The 2024 BBC Proms season plays host to music by Thomas Adès, Francisco Coll, Jonathan Harvey, and Cassandra Miller this summer at London’s Royal Albert Hall, including two UK premieres and a BBC Radio 3 co-commission receiving its Proms debut. 

On 5 September Simon Rattle and the Bavarian Radio Symphony Orchestra give the UK premiere of Thomas Adès’ Aquifer. Writing in the New York Times, Joshua Barone called the 17-minute piece “compact and intense” following its premiere in Munich on 14 March; its title describes a geological structure which can transmit water. Cast in one movement, it begins by welling up from the deepest notes; successive sections slow and accelerate with greater and lesser degrees of rhythmic and harmonic instability underlying them. It culminates in an ecstatic coda. Rattle calls Aquifer a “virtuoso celebration of what an orchestra could do and how it could groove together”. Rattle conducted the world premiere of Adès’ Dawn with the London Symphony Orchestra at the 2020 Proms.

On 18 August Sol Gabetta joins the BBC Symphony Orchestra for the UK debut of Francisco Coll’s Cello Concerto (2021-22), conducted by Tianyi Lu. Cast in four unbroken movements, it opens with jerky, syncopated rhythms, suggestive of Argentinian Tango, before a more transparent and crystalline second movement. An impassioned soliloquy for solo cello follows before the vivacious Festoso finale. It premiered with Gabetta and the Orchestre Philharmonique de Radio France, conducted by Coll. The commission for the 20-minute work was led by Kammerorchester Basel with the support of the Swiss Arts Council Pro Helvetia, with co-commissioners Radio France, and BBC Radio 3.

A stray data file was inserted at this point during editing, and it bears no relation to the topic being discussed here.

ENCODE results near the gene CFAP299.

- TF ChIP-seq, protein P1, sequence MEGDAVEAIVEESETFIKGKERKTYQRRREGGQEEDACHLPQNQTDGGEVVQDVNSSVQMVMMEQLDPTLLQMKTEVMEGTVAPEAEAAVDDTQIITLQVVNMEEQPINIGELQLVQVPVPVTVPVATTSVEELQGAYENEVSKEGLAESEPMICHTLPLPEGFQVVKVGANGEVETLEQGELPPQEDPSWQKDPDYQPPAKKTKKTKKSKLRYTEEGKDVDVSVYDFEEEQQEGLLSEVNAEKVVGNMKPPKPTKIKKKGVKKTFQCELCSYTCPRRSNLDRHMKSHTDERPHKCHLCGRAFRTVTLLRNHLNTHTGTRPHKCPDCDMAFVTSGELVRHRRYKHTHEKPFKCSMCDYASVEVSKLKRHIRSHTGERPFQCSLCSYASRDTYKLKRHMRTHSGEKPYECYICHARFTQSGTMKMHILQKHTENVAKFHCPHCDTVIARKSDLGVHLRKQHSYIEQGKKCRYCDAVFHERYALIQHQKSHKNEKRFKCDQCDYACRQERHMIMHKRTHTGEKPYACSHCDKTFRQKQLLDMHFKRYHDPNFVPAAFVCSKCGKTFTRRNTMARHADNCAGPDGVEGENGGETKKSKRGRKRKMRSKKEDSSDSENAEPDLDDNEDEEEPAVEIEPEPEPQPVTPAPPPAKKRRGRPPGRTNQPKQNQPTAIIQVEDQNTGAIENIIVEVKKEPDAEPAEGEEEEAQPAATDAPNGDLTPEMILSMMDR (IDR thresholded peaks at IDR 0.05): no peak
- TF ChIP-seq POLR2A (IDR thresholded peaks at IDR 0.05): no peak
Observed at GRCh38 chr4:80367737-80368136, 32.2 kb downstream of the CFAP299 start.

On 31 July Cassandra Miller’s celebrated viola concerto I cannot love without trembling makes its Proms debut with Lawrence Power, John Storgårds and the BBC Philharmonic. Described by Alex Ross as “music of bruising immediacy” (New Yorker), the work finds twin creative wellsprings in the writing of Simone Weil and recordings of Greek émigré violinist Alexis Zoumbas. The 25-minute piece was co-commissioned by BBC Radio 3, Brussels Philharmonic, Canada’s National Arts Centre Orchestra, and Scottish Chamber Orchestra, supported by The Viola Commissioning Circle.

On 3 August the BBC Symphony Orchestra and Sakari Oramo perform Jonathan Harvey’s Tranquil Abiding (1999). The 14-minute work for chamber orchestra finds its imaginative wellspring in Harvey’s Buddhist faith, the title referring to a term for a state of single-pointed concentration. It is based on a single, slow breathing rhythm: a simple oscillation between an ‘inhalation’ on an upper note and an ‘exhalation’ on a lower one. Overlaid with increasingly ornate melodic fragments, this simple unifying device creates an organic and coherent trajectory through the work’s wave-like form and towards its limpid conclusion.